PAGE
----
“It’s nice to see a community of young people isolating and making the right decisions for everyone’s good. Necessity is the mother of invention – we are all young, dynamic thinkers we should all be thinking about alternative positive outcomes and actions in the way we work and communicate our work, rather than just hibernating for six months.”

Stefan Cooke and Jake Burt

“We have decided to leave our studio in London and work from Jake’s parents’ house in Somerset [for now]. It seems easier to be out of the city and it’s much easier to isolate in the countryside. We will focus on admin and business structure for the week. It actually feels really good to be forced out of the studio, to be unable to ‘design’, and focus on other important things that we tend to put off.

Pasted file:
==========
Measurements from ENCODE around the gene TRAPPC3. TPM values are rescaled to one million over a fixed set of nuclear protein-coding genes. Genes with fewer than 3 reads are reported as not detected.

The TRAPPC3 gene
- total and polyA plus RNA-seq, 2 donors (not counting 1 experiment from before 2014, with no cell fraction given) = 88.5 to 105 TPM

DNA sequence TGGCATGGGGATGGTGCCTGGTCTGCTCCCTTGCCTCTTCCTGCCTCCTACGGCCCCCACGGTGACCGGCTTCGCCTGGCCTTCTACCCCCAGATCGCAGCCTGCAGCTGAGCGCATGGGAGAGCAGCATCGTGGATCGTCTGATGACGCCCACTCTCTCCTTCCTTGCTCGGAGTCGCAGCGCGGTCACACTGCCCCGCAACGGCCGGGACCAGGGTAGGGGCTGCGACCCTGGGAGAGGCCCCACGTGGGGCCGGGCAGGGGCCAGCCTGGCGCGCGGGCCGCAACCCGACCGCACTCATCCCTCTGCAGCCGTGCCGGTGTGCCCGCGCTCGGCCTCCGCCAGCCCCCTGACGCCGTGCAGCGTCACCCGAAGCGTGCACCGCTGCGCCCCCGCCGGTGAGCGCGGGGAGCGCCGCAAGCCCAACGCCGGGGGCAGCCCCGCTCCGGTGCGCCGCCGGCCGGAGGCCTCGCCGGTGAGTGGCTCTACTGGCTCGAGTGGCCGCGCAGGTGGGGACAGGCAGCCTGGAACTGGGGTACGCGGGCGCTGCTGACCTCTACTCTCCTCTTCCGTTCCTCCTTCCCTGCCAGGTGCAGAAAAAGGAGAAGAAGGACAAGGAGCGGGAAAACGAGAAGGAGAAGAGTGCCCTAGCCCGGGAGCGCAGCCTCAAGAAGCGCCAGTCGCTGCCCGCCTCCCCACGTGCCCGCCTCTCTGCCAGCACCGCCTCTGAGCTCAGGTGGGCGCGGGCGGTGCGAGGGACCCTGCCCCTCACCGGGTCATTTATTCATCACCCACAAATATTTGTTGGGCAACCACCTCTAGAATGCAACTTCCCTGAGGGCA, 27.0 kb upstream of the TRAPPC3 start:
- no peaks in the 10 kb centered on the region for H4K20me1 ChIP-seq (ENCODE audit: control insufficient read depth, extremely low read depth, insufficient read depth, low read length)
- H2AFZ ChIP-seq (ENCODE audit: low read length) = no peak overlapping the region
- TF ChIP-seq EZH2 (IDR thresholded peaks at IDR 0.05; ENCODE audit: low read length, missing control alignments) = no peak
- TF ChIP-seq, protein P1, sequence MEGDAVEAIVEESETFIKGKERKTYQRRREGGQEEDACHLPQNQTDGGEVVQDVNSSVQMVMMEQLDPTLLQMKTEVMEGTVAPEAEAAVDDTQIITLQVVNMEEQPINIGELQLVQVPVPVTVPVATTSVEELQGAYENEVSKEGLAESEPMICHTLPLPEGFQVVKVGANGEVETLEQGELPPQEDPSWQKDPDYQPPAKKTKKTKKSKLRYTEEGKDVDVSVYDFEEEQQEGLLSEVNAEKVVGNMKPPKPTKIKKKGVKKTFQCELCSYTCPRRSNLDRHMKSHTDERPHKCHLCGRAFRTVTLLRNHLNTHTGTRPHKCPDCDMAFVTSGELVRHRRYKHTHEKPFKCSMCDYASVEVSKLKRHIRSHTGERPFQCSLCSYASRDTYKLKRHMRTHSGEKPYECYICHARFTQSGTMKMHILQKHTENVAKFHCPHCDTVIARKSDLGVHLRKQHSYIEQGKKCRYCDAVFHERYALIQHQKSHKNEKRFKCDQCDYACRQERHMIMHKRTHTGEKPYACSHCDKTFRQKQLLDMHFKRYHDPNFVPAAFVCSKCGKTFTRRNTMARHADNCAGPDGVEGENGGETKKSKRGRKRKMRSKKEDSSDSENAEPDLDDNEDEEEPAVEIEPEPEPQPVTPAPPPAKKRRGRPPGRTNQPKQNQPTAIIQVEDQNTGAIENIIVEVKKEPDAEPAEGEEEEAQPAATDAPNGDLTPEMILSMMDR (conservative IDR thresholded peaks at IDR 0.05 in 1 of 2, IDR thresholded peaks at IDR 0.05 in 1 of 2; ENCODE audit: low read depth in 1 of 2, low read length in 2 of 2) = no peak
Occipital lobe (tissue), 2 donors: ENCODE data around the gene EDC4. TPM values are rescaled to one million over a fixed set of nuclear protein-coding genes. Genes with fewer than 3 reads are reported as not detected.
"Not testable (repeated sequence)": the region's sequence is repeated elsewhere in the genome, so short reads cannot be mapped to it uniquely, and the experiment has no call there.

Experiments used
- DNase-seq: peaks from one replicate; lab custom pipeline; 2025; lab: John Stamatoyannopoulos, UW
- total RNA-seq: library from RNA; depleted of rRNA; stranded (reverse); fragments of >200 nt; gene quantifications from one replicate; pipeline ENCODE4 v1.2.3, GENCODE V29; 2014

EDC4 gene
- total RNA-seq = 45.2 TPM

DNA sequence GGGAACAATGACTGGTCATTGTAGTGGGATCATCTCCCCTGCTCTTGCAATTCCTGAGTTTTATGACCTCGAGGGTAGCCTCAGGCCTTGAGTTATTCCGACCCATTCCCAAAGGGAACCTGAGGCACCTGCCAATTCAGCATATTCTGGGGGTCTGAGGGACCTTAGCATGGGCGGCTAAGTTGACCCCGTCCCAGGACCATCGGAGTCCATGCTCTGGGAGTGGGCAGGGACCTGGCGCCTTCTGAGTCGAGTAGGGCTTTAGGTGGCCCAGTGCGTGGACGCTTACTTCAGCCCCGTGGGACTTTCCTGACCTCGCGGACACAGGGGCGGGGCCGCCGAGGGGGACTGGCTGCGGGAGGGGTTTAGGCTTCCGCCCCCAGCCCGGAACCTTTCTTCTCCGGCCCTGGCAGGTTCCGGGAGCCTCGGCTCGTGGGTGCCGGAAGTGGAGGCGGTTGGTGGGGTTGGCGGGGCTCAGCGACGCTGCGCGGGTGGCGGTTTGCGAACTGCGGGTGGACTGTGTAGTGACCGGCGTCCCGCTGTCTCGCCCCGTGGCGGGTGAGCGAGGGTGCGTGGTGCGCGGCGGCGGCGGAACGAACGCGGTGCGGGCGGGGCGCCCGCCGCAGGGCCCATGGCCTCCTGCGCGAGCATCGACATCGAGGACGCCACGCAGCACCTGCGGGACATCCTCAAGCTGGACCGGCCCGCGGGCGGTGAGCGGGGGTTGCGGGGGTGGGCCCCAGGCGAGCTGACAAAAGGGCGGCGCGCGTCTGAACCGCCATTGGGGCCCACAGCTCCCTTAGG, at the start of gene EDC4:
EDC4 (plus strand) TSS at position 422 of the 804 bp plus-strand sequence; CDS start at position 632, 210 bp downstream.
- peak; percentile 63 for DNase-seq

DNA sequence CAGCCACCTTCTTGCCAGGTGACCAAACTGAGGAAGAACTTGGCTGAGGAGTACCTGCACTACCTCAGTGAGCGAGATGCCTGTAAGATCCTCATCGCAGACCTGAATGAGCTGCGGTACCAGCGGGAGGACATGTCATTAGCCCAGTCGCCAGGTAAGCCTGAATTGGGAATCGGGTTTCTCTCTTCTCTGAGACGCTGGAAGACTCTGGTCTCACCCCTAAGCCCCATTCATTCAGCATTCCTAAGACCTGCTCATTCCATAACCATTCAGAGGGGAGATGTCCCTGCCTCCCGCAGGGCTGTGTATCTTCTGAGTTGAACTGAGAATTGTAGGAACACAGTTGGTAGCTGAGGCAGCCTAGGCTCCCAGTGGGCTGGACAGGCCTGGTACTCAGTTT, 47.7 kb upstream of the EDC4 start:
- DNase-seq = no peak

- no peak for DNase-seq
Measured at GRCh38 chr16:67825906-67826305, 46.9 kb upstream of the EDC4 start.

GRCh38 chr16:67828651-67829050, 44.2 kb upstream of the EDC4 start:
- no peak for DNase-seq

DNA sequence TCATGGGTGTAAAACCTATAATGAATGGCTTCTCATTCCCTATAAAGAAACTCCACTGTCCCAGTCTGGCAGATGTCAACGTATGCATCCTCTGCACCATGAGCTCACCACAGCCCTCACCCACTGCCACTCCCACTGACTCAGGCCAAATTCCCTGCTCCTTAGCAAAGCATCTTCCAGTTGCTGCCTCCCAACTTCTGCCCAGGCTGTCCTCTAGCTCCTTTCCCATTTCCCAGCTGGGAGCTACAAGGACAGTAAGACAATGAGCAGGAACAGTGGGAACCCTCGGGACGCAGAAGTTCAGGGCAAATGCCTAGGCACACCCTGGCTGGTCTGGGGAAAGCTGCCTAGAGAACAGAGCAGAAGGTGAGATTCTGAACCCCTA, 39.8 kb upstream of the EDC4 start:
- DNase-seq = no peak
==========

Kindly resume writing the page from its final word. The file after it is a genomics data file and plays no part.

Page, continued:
“[We are] mostly [concerned with] the financial health of our stockists, especially the ones that don’t have a strong online element to their retail. It would be sad to see them buying less next season and we are trying to think of ways we can help them if their situation becomes worse. Apart from that, we are thinking about London Fashion Week Men’s in June. Who knows how it will be affected, especially after last season when it already felt quite empty.

“Hopefully next season there will be less pressure to put on a traditional catwalk show as attendance may be limited. It would be nice to see everyone rethinking how they present their work, trying different types of projects and partnerships and ultimately being as creative as possible. Our best advice? Communicate with other designers, business owners, and creatives to share knowledge.